Let me tell you about my beliefs at the time. I was running away. I wanted purpose in a world which seemed to have none. I generally and passively accepted the pseudo-bhuddist view of living in the moment with no thought to the consequences of my choices. Outwardly I was a “nice-guy”, but inside I was brash and arrogant, selfish and full of rage.

As a child I always prayed to Jesus. It was second nature. He was my friend. I’d never read the Bible. In 1999, I burnt-out. One morning I though of suicide. I went to the Church and saw the priest. I forget what he told me. Then I went to the river in front of our home and wept. I stomped the ground and contemplated ending it by jumping in the rapids. Answer me!! I yelled out loud. Then I felt alone. Prayer doesn’t work, I thought. The feeling came down on me and I felt dead. I remained that way for years, bitterly struggling to create meaning for my life. So I concluded that there was no such thing as a personal God who loved me.

Starting in 2004–on that very trip–and ending in sometime in 2007–He answered in ways which I could never reject without rejecting my very soul.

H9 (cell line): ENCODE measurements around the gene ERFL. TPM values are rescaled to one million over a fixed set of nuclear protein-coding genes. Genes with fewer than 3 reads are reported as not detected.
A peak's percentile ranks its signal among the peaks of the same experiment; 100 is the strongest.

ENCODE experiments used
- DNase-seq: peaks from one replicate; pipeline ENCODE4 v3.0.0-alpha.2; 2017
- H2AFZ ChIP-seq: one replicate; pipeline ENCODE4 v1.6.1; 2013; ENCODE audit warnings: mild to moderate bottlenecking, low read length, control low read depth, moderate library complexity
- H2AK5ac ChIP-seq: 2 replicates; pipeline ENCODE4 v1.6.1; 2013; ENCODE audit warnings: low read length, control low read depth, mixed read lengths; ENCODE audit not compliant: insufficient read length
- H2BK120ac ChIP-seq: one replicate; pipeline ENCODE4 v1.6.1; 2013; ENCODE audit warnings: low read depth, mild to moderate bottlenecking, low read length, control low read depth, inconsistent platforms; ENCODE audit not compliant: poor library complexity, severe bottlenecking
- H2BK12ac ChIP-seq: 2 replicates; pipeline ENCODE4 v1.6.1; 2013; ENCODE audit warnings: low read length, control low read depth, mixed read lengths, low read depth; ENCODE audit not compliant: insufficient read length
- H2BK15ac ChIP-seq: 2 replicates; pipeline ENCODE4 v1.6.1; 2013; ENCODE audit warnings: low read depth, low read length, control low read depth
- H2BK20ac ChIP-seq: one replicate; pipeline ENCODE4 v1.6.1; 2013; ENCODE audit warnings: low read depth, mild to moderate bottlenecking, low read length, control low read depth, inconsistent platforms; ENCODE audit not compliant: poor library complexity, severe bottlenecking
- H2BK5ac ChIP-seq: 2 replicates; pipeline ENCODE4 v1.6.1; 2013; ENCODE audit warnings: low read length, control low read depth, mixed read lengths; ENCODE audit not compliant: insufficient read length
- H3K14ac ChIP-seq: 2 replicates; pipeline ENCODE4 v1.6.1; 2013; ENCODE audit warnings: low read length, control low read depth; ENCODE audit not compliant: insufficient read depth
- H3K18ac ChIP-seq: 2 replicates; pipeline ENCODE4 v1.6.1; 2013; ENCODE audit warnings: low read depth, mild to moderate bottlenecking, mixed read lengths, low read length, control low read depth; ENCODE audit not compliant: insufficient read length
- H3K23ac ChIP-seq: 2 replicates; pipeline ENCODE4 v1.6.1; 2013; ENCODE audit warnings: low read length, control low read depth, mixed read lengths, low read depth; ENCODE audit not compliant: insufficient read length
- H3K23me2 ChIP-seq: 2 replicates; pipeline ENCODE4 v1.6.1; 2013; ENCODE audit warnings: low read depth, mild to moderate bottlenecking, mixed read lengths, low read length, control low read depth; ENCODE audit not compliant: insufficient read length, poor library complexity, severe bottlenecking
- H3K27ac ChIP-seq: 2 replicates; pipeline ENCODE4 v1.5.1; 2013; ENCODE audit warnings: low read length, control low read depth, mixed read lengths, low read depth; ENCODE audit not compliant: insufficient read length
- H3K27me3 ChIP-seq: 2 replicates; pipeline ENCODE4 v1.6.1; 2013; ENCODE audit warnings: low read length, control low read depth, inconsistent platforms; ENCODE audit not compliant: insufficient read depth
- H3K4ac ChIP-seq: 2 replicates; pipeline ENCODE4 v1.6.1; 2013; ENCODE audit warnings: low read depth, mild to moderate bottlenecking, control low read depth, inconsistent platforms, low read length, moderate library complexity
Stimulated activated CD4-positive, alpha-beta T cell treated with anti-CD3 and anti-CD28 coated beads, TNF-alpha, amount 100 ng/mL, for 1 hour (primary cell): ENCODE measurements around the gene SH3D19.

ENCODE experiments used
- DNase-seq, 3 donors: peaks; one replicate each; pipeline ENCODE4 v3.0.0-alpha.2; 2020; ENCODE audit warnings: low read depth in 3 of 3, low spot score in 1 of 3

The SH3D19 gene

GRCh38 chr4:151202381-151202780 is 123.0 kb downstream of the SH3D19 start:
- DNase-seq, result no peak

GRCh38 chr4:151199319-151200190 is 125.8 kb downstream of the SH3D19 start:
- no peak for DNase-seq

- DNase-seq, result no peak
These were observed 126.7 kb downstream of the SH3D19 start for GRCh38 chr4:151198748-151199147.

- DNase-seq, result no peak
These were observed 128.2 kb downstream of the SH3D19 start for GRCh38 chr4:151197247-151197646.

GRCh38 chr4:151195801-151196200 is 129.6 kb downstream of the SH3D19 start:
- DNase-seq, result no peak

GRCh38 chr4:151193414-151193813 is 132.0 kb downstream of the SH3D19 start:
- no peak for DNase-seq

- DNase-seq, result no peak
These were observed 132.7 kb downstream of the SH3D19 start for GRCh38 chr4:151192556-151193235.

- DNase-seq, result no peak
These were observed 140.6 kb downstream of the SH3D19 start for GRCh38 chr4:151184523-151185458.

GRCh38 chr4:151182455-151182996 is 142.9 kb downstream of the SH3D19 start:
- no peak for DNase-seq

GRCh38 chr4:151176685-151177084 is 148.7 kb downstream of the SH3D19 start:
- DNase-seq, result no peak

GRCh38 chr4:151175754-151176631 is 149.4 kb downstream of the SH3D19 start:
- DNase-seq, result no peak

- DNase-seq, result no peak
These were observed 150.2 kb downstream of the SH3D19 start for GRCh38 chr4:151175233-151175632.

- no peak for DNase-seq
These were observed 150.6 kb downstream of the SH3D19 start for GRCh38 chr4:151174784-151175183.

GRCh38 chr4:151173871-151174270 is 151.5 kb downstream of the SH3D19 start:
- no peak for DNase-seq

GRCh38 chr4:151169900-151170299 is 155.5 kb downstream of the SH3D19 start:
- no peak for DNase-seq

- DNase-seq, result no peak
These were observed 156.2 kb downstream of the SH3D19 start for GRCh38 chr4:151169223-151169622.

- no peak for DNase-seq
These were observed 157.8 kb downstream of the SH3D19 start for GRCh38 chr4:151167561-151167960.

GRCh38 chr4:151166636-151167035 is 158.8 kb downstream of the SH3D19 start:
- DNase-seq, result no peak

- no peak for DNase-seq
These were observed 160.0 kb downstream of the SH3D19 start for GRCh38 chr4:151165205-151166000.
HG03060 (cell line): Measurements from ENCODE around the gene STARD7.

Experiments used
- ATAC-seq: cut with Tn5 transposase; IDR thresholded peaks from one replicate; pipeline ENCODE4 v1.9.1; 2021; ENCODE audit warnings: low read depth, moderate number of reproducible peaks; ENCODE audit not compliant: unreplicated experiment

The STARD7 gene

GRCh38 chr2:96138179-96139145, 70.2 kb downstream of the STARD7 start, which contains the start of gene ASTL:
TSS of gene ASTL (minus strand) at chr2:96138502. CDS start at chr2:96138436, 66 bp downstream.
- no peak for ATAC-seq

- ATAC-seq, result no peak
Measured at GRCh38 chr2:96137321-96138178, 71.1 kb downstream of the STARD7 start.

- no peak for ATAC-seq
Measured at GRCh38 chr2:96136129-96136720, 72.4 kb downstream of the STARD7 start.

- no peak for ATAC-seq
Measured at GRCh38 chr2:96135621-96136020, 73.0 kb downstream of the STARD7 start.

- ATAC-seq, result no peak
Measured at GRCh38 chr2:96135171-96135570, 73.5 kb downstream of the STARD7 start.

I soon learned that the Milecs were Christian missionaries working with orphans. Instead of being grateful for their hospitality, the first thought that came to my mind was “I hope they don’t impose their views on me, cause I’m gone.”

I left Mexico City at 8pm. The bus ride is approximately ten hours. Eventually I fell asleep, bent like a coat-hanger. Went I woke, all I could see were mountains and soon we arrived at the bus depot. After sleeping a few hours in a ten-dollar hotel room, I stepped out into the heat of downtown Colima.

A few hours later I met with Sandra. We spoke about many things, but there’s one conversation that I’ll never forget. It was the beginning of God’s answer to me, although I had no clue at the time. We were walking to Soriana, a type of Mexican Loblaws, when the topic of spirituality came up. I called it religion. She called it God. Anyway, the conversation went something like this: